However, SOAP allows the desktop to escape on to the Internet. Application services that previously ran on your machine (a mail service, a directory service) can now be anywhere on the Internet. Applications have a Web-wide communication channel, without much overhead on their part.

This is both good, and bad. Good, as we will see more and more integration with the Web and XML from programs, and some interesting new ways of programming using the Internet. Bad, because there are associated confusions and risks with using SOAP as an RPC mechanism. One thing that worries me is that SOAP users won't design their messages independently from their code -- leading to lock-in, fragmentation, and semantic erosion. You lose your interoperability as soon as you let your SOAP messages mirror your internal data structures.

If SOAP takes off, though, I can't help feeling that the nay-sayers will be in the same position as SGMLers over HTML. It may suck, but it's doing something revolutionary.

SOAP & distributed applications

The SOAP future distributes logic around the Internet. This raises the possibility of not just open-source, but open-service. Applications will be able to make their functions freely available to callers. This could possibly be seen as a greater democratization of programs than open-source itself, as ultimately less technical ability may be required to use these open services, and the platform shouldn't matter. There are some interesting possibilities around using the equivalent of the Unix pipe to chain together and integrate disparate applications into one view for the user.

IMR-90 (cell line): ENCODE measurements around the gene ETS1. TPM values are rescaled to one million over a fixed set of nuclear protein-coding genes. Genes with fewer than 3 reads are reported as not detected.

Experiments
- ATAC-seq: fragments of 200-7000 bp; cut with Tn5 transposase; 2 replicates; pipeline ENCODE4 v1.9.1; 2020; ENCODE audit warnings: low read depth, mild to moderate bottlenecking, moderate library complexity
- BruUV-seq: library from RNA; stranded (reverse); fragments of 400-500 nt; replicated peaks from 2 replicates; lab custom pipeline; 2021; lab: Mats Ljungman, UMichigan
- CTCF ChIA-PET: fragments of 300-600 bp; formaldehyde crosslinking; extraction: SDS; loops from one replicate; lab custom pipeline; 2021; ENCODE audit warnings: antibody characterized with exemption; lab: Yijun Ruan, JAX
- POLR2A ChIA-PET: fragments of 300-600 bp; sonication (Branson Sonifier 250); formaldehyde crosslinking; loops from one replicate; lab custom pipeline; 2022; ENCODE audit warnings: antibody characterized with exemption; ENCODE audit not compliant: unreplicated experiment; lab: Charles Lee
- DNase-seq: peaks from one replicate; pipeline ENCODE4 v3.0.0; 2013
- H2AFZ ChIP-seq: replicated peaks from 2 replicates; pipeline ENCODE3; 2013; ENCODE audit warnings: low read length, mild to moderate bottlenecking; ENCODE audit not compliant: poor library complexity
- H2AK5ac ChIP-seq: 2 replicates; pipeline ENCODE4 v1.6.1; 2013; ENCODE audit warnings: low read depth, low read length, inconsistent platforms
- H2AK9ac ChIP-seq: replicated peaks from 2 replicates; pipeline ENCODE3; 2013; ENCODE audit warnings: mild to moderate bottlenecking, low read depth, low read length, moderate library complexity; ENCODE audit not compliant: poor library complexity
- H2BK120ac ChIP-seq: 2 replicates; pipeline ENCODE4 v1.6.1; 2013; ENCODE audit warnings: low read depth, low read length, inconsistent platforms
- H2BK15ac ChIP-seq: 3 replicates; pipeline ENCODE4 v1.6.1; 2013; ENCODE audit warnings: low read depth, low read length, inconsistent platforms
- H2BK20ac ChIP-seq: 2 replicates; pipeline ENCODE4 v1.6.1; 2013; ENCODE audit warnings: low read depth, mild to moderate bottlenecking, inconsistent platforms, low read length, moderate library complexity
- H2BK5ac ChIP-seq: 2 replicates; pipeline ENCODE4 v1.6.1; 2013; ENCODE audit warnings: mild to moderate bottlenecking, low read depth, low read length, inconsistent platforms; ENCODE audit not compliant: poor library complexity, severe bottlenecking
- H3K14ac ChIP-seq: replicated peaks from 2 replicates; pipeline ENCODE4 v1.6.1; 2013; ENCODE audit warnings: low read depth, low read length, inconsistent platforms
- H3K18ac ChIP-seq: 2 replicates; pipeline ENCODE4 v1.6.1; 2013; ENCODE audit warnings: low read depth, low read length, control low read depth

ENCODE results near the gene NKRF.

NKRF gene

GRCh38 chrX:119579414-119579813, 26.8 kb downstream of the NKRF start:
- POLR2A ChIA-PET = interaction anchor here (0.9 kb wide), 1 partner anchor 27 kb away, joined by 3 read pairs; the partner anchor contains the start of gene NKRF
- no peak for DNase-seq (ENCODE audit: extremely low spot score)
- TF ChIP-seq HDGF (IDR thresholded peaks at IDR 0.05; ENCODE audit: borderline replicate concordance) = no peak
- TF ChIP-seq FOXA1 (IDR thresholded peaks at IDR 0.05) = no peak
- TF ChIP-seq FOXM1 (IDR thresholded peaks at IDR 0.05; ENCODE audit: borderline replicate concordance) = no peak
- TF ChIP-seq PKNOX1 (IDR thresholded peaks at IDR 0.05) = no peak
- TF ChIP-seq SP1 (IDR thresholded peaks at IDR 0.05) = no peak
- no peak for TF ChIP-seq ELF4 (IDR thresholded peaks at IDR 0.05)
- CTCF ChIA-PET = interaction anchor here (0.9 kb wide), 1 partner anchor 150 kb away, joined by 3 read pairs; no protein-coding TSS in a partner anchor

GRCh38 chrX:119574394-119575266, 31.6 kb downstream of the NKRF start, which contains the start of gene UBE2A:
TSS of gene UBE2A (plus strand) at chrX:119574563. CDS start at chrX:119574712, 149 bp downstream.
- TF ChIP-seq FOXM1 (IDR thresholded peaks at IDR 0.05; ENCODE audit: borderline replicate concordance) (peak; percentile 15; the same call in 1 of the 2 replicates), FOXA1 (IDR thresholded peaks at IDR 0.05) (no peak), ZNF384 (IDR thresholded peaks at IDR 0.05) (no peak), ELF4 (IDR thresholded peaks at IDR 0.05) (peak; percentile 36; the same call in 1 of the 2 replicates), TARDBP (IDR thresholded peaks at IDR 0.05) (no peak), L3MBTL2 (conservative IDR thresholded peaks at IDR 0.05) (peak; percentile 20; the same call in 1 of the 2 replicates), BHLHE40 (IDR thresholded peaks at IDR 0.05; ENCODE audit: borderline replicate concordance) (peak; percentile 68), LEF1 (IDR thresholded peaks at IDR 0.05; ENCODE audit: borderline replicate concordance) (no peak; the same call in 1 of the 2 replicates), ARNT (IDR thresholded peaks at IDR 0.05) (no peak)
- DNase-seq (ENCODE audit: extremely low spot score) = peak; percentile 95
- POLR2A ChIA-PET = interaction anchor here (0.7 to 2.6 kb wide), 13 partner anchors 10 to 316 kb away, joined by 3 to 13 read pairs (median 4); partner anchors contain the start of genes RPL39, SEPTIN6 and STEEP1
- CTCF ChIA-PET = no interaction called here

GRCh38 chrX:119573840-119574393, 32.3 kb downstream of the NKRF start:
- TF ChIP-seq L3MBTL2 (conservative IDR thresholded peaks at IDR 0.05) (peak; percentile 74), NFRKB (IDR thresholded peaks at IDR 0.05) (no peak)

Yet this view of the future is still a little dull. It's moved the desktop playing field to the Internet, but it hasn't really escaped the point-to-point pre-determined modus operandi that we currently have. How do we reach something that's truly Web-like?

Escaping Point-to-Point

There are three things that to me seem truly important for escaping point-to-point XML communication. The first of these is interoperability: if you can't pre-determine your communication partner, then you need to be sure you can interoperate. As I've said before, XML still has a way to go on that one, and as users we need to make sure we're asking for interoperability.

The second key feature to me is discoverability. There need to be ways for programs to discover the existence of a remote service, as well as its capabilities. (For that matter, the human-readable Web still hasn't solved that problem to a great degree. I'm happy to see a lot of work happening to remedy that in evidence at this conference.)

A third key feature is notification. Being stateless and connectionless, the Web has no real notion of communicating state changes. Solutions to this problem on a point-to-point basis exist, but how do we handle distributed notification of state changes?

I hope by now your mind is full of possible solutions to these points I've raised. Please hold them in your mind, while I take a look at the other side of the coin, distributed data.

The Other Side -- Distributed Data

So how does distributed data differ from distributed applications? In this case, rather than traveling point-to-point in between applications, the data is distributed around the Web. The processing application is the one doing the traveling, roaming around the multiple resources that it needs to complete its tasks. An example would be an application connecting up travel information with hotel information and your personal schedule.